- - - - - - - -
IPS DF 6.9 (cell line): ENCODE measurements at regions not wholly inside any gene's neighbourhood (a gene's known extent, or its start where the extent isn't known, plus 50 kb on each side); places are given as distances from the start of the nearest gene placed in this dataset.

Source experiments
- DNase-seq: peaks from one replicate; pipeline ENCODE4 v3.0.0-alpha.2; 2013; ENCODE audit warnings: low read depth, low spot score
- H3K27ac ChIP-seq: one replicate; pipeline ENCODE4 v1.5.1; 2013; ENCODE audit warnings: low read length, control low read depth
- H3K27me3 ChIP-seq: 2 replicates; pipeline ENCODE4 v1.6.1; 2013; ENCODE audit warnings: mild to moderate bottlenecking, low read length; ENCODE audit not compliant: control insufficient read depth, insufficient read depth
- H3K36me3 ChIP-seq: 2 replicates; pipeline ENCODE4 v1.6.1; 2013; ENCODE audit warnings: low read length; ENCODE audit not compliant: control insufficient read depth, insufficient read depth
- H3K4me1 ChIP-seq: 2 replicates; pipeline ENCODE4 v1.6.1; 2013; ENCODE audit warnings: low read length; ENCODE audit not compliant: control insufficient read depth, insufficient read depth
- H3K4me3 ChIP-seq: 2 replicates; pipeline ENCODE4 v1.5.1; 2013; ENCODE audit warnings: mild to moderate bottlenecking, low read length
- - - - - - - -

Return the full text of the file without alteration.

IPS DF 6.9 (cell line): ENCODE measurements at regions not wholly inside any gene's neighbourhood (a gene's known extent, or its start where the extent isn't known, plus 50 kb on each side); places are given as distances from the start of the nearest gene placed in this dataset.

Source experiments
- DNase-seq: peaks from one replicate; pipeline ENCODE4 v3.0.0-alpha.2; 2013; ENCODE audit warnings: low read depth, low spot score
- H3K27ac ChIP-seq: one replicate; pipeline ENCODE4 v1.5.1; 2013; ENCODE audit warnings: low read length, control low read depth
- H3K27me3 ChIP-seq: 2 replicates; pipeline ENCODE4 v1.6.1; 2013; ENCODE audit warnings: mild to moderate bottlenecking, low read length; ENCODE audit not compliant: control insufficient read depth, insufficient read depth
- H3K36me3 ChIP-seq: 2 replicates; pipeline ENCODE4 v1.6.1; 2013; ENCODE audit warnings: low read length; ENCODE audit not compliant: control insufficient read depth, insufficient read depth
- H3K4me1 ChIP-seq: 2 replicates; pipeline ENCODE4 v1.6.1; 2013; ENCODE audit warnings: low read length; ENCODE audit not compliant: control insufficient read depth, insufficient read depth
- H3K4me3 ChIP-seq: 2 replicates; pipeline ENCODE4 v1.5.1; 2013; ENCODE audit warnings: mild to moderate bottlenecking, low read length